Lawyers, Is LinkedIn A Waste Of Your Time?

Nancy Myrland All Posts, Business Development/Sales, LinkedIn, Social Media 7 Comments

LinkedIn has moved beyond the “I’m just not that into you” phase of social media marketing for lawyers. It is a must and for good reason. You no longer have the luxury of deciding whether this is a tool you should spend time getting to know. For several reasons, the answer is, and always has been, yes.

Search Implications

Google loves LinkedIn, so your LinkedIn profile will come up high in search almost every time your name is searched in Google. Gone are the days when your current and potential clients call you every time to ask for your qualifications. Today, and for quite some time now, they spend time checking you out on the Internet long before they make their decision. This makes ranking high in organic search a priority.

A Basic Profile Is Not Enough

Just having a profile doesn’t do the trick. If someone clicks through to your profile, whether via Google, your bio on your website, an article you’ve written on your website, blog, or on another site, or via searching on LinkedIn, that means they are already interested in learning more about you. What a gift!

If you only have a very basic profile without much information listed in each section, you have done very little to help your cause. This is one of the easiest things you can do to garner attention from others. It is much less painful than “selling,” or having a conversation, presenting, or meeting face-to-face, hoping to say just the right thing to the right potential client at just the right time. Those things are extremely important, but a strong LinkedIn profile helps pave the way.

If a prospect conducts research on the Internet to learn more about you and your competitors, and you have a bare bones profile with no detail to it, and others have a robust, information-filled, personable, complete profile, who do you think is going to stand out more?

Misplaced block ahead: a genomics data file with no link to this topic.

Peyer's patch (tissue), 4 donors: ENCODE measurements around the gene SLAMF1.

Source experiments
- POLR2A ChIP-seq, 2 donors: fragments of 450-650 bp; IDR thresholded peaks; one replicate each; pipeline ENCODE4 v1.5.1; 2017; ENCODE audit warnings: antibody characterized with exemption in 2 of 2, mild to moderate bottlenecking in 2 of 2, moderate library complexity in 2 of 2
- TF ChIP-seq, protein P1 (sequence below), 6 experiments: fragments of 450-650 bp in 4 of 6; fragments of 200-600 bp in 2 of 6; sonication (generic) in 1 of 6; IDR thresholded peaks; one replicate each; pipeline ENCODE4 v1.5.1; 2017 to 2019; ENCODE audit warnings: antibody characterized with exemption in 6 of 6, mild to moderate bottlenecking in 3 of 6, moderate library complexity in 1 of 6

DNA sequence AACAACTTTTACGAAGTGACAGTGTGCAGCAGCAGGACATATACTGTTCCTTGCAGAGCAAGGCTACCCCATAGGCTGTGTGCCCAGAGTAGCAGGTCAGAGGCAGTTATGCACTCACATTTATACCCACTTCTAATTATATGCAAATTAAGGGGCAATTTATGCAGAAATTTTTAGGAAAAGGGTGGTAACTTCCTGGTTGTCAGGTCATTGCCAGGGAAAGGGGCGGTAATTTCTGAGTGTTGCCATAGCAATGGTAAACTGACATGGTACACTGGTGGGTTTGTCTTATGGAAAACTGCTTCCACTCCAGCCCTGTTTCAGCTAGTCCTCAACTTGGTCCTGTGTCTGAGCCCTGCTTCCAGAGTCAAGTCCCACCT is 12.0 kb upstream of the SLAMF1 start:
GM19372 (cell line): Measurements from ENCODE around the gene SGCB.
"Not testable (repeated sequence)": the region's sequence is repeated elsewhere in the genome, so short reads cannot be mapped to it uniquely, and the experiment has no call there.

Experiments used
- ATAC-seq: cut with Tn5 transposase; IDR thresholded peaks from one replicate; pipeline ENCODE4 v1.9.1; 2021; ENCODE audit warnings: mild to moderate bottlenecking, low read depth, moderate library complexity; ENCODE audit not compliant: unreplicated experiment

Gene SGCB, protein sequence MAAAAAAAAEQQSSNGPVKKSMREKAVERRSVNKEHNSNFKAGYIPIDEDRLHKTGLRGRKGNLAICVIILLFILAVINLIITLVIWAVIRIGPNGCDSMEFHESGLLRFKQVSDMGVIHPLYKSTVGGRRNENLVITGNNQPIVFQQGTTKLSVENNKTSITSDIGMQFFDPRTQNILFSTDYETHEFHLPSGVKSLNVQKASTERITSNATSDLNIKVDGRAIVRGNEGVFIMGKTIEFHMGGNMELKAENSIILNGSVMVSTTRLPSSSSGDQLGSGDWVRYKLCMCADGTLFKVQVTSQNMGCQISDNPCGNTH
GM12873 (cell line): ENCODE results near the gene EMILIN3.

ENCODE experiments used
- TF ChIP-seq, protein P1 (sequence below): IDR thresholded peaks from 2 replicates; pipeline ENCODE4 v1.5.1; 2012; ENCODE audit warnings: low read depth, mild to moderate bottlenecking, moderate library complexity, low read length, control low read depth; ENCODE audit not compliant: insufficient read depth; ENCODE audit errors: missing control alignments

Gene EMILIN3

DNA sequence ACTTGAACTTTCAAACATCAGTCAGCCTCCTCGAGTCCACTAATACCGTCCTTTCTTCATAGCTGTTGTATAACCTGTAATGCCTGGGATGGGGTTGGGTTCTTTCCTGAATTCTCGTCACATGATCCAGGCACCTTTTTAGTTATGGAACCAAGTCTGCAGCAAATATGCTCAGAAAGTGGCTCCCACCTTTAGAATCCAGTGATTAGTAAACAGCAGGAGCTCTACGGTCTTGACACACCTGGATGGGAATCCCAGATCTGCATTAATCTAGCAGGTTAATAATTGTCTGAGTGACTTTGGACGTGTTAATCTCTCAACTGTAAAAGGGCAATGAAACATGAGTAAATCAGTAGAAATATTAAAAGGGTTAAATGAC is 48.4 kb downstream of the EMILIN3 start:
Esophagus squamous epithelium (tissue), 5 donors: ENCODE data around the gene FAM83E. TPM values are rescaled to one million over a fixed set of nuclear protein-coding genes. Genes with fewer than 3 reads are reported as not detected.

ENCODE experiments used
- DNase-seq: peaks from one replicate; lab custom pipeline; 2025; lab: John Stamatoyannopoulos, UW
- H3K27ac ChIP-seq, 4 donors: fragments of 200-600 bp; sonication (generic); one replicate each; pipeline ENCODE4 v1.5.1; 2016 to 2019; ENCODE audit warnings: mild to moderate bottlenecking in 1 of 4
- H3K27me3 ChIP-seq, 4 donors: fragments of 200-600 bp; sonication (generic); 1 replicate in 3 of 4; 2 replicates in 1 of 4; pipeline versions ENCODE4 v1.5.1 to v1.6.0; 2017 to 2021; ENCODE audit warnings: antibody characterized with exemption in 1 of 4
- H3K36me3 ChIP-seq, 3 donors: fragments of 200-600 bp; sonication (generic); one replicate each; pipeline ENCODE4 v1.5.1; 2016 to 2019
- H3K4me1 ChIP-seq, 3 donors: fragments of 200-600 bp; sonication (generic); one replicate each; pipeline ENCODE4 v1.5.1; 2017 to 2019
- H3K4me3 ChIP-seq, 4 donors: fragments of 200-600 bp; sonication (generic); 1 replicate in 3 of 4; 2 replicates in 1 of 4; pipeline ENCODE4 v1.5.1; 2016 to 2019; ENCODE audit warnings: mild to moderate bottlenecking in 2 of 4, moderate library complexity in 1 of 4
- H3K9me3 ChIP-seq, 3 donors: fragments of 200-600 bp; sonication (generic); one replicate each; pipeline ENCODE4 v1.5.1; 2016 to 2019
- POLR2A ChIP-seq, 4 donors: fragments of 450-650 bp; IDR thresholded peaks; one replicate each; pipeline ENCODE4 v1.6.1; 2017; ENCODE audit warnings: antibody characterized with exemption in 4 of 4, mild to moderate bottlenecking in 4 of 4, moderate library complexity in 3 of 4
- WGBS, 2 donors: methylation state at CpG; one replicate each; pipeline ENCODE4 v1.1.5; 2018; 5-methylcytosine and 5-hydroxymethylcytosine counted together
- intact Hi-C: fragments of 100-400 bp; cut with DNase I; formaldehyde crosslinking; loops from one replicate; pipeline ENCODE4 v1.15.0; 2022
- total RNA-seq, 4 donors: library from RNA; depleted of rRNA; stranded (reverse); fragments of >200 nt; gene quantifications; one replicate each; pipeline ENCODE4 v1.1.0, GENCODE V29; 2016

Your Own Personal 24-Hour Sales Force

In other words, your profile works for you even when you aren’t there. It says all of those things about you that you aren’t always comfortable saying about yourself because you are worried it might come across as too heavy-handed, self-laudatory, or salesy. Those are real concerns in the legal profession, so anything we can do to help soften that approach should be welcome.

Give Them More

The person searching has already decided they want to learn more about you, your practice area, or your firm, so you need to give them more. You need to spend time filling out each section of your profile as completely and descriptively as possible, adding interesting bits of information and media (yes, media) to the sections LinkedIn allows. You need to give them something to talk about.

You Are What You Do On LinkedIn

In case you haven’t heard this before, LinkedIn and all of the social media platforms use algorithms to decide what and who they should show to visitors at any given moment. Snapchat, Facebook Stories, and Facebook Messenger Day might be the exceptions, but only because it is early days for those new tools and we aren’t overwhelmed yet by the number of updates and stories others have posted.

Other than those few tools I just mentioned, none of us will see all content from all of our friends and followers when we log on. The sites know this would be an overwhelming firehose of updates, so they use machines to learn your behavior, and read your content to determine what you should see, and whose content they think you want to see. This goes both ways because they are also holding your content back from others who do not interact with you regularly. Yes, in a way that stinks, but it is what it is. It’s time to ethically stack the deck in your favor by being there, being involved, and sharing.